CNC vs Manual Machining: What is The Difference?

Manual machining and CNC machining are two primary methods of manufacturing, representing the difference between traditional craftsmanship and modern technology. Manual machining relies on skilled labor and extensive experience, while CNC machining is a product of the digital age, utilizing computer programming for automated processing. This paper aims to provide an in-depth comparison between manual machining and CNC machining.

What is CNC machining?

CNC stands for Computer Numerical Control, CNC machining is a process where written code(G-code) is used to control the movement of the machining tools, such as drills, lathes, mills, grinders, and more, to produce parts with complex geometry.

What is Manual machining?

Manual machining involves manually operating various types of machines, such as drills, lathes, mills, grinders, and more, to process the workpiece into intricate geometries.

Comparison between CNC and Manual machining

There are several differences between manual and CNC machining, they include:


CNC machining, being highly automated, requires more detailed process documentation compared to manual machining. This includes specific instructions on processing sequence, tool usage order, tool geometry, angles, tool change positions, toolpath planning, cutting amounts, and more. Additionally, CNC machining allows for different process plans for the same task, a capability not found in manual machining.

Quality and quantity

In manual machining processes, the quality of parts relies on both the capabilities of the equipment and the expertise and dedication of the engineers. However, in CNC machining conditions, in addition to the functionality of the machine tools, the quality also depends on the correctness and rationality of the process specifications and machining program development. For small to medium-sized batch parts with high precision requirements and complex structures, adopting CNC machining processes can enhance part quality and reduce processing time. Because CNC machining is controlled by programs, it is less affected by human factors throughout the manufacturing process, thus ensuring precision in machining.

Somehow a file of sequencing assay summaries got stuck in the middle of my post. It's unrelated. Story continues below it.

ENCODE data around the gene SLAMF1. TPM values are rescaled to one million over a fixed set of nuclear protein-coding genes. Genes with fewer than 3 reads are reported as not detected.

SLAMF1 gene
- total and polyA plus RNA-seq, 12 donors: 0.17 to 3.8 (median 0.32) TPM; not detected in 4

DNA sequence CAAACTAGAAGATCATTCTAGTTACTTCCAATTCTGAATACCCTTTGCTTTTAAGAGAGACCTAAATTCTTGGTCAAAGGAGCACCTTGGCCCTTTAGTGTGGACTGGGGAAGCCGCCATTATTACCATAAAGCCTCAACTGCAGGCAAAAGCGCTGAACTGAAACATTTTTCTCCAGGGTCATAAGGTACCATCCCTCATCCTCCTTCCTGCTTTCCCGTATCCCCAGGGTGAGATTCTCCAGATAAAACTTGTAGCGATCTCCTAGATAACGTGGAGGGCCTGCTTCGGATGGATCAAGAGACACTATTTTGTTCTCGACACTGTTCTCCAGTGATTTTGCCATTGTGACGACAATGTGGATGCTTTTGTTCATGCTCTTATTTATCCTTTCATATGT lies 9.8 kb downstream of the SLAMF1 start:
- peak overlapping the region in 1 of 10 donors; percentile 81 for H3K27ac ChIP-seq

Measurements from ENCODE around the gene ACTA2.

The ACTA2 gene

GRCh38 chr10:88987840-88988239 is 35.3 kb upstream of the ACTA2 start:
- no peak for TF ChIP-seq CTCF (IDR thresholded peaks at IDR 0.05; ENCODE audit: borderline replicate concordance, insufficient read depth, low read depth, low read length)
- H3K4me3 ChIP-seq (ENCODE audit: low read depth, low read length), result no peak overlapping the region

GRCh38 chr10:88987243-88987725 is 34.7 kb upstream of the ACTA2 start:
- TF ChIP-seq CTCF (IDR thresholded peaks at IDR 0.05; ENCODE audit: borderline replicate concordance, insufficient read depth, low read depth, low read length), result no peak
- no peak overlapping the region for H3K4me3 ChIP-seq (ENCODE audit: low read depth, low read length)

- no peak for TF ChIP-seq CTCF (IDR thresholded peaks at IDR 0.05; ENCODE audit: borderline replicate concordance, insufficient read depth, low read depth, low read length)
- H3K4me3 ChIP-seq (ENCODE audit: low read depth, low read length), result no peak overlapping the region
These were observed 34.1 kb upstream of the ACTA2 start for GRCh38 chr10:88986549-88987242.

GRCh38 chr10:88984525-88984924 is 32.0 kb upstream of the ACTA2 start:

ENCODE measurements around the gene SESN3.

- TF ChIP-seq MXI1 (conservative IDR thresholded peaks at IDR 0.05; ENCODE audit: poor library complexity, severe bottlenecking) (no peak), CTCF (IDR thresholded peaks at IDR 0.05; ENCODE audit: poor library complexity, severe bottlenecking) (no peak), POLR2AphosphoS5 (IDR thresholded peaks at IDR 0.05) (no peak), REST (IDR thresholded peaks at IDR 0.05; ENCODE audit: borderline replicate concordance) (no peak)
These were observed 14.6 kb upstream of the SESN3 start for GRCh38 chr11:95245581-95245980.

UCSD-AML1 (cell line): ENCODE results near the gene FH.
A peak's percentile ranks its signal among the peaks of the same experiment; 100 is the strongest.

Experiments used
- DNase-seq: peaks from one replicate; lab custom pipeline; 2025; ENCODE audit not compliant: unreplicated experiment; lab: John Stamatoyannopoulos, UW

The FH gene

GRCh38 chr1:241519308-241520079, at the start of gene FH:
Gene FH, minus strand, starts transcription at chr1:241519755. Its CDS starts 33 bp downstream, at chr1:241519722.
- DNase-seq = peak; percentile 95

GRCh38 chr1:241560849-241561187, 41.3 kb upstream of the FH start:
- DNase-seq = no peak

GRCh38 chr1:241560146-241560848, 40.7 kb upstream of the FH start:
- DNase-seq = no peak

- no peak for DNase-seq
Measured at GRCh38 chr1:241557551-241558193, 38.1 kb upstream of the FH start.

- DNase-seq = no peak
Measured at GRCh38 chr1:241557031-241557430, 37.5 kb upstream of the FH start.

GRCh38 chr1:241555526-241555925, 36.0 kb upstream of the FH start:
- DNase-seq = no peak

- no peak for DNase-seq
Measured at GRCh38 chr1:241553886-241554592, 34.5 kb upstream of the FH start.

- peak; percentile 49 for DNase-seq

Heat deformation

In the cutting process, some degree of thermal deformation is inevitable, especially during the precision machining stage, where any thermal deformation can directly affect the final workpiece's accuracy. In manual machining, clear processing stages and long buffer times between processes allow for the effective reduction of thermal deformation by controlling the interval time between each process.

However, in CNC machining, the need to continuously machine multiple surfaces results in ineffective transfer of heat generated during cutting, making thermal deformation a prominent issue. To reduce thermal deformation in CNC machining, high-pressure coolant techniques can be employed to introduce cutting fluid into the critical cooling zones between the cutting tool and workpiece surface, effectively reducing temperatures.

Cutting parameters

In manual machining, operators have autonomous control over cutting parameters, requiring them to possess practical and technical experience to select suitable cutting parameters based on the specific machining requirements of different products and make necessary adjustments during the machining process as per the actual conditions.

In CNC machining, the cutting parameters are pre-set in the program, with limited adjustments possible for parameters like spindle speed. Therefore, when technicians develop CNC machining programs, they should set appropriate cutting parameters based on factors such as tool diameter, tool overhang, and tool edge angle, while also considering the influence of factors like workpiece material and machine tool equipment. This ensures both machining quality and optimized efficiency, enhancing product competitiveness.

Automotive and Flexibility

In manual machining, the level of automation in equipment usage is relatively low. Workpiece processing requires coordination among various processes such as turning, milling, and fitting, often necessitating the use of specialized tools such as jigs and fixtures during the machining process. Multiple setups for workpieces can affect machining accuracy, and the demand for specialized fixtures increases machining costs. Manual machining processes are suitable for small-batch production of simple parts.

In contrast, CNC machining technology, with the use of machining centers, turning-milling composite machine tools, and other equipment, enables one-setup machining for workpieces, achieving higher levels of automation and flexibility. This avoids issues such as long turnover times and low efficiency due to the circulation of complex parts among different processes, as well as the low precision of multi-machine machining. CNC machining technology offers greater advantages for large-scale production of complex parts.

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